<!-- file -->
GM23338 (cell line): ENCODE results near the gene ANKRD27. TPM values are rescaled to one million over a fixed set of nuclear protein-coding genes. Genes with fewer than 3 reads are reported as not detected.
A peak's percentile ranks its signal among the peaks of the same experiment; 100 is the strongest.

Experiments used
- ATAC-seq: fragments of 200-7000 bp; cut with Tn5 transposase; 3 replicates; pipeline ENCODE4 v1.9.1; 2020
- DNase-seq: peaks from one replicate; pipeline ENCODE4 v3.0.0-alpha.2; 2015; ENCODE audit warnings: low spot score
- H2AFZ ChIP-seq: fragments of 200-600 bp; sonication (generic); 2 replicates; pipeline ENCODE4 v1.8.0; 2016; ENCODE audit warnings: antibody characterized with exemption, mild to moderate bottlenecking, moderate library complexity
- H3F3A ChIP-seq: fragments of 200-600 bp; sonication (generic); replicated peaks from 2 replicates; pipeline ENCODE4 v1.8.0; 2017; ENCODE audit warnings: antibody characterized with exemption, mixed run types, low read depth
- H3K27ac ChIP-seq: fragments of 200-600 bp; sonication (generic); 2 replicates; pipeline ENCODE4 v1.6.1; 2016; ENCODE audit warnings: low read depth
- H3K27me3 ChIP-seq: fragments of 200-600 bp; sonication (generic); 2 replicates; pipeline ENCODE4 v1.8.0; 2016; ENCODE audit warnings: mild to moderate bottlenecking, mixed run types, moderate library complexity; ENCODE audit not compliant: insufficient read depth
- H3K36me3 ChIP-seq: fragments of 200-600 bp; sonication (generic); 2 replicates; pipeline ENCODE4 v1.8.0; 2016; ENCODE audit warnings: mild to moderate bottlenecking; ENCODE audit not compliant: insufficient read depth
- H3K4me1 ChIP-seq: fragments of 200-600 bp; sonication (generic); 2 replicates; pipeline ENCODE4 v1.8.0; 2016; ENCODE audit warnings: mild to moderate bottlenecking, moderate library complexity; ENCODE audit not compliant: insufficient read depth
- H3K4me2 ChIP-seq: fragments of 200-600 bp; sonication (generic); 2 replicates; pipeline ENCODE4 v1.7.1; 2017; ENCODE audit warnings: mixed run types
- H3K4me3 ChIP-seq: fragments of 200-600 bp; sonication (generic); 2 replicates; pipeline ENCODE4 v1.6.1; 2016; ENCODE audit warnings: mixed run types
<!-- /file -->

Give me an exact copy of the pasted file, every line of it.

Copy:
GM23338 (cell line): ENCODE results near the gene ANKRD27. TPM values are rescaled to one million over a fixed set of nuclear protein-coding genes. Genes with fewer than 3 reads are reported as not detected.
A peak's percentile ranks its signal among the peaks of the same experiment; 100 is the strongest.

Experiments used
- ATAC-seq: fragments of 200-7000 bp; cut with Tn5 transposase; 3 replicates; pipeline ENCODE4 v1.9.1; 2020
- DNase-seq: peaks from one replicate; pipeline ENCODE4 v3.0.0-alpha.2; 2015; ENCODE audit warnings: low spot score
- H2AFZ ChIP-seq: fragments of 200-600 bp; sonication (generic); 2 replicates; pipeline ENCODE4 v1.8.0; 2016; ENCODE audit warnings: antibody characterized with exemption, mild to moderate bottlenecking, moderate library complexity
- H3F3A ChIP-seq: fragments of 200-600 bp; sonication (generic); replicated peaks from 2 replicates; pipeline ENCODE4 v1.8.0; 2017; ENCODE audit warnings: antibody characterized with exemption, mixed run types, low read depth
- H3K27ac ChIP-seq: fragments of 200-600 bp; sonication (generic); 2 replicates; pipeline ENCODE4 v1.6.1; 2016; ENCODE audit warnings: low read depth
- H3K27me3 ChIP-seq: fragments of 200-600 bp; sonication (generic); 2 replicates; pipeline ENCODE4 v1.8.0; 2016; ENCODE audit warnings: mild to moderate bottlenecking, mixed run types, moderate library complexity; ENCODE audit not compliant: insufficient read depth
- H3K36me3 ChIP-seq: fragments of 200-600 bp; sonication (generic); 2 replicates; pipeline ENCODE4 v1.8.0; 2016; ENCODE audit warnings: mild to moderate bottlenecking; ENCODE audit not compliant: insufficient read depth
- H3K4me1 ChIP-seq: fragments of 200-600 bp; sonication (generic); 2 replicates; pipeline ENCODE4 v1.8.0; 2016; ENCODE audit warnings: mild to moderate bottlenecking, moderate library complexity; ENCODE audit not compliant: insufficient read depth
- H3K4me2 ChIP-seq: fragments of 200-600 bp; sonication (generic); 2 replicates; pipeline ENCODE4 v1.7.1; 2017; ENCODE audit warnings: mixed run types
- H3K4me3 ChIP-seq: fragments of 200-600 bp; sonication (generic); 2 replicates; pipeline ENCODE4 v1.6.1; 2016; ENCODE audit warnings: mixed run types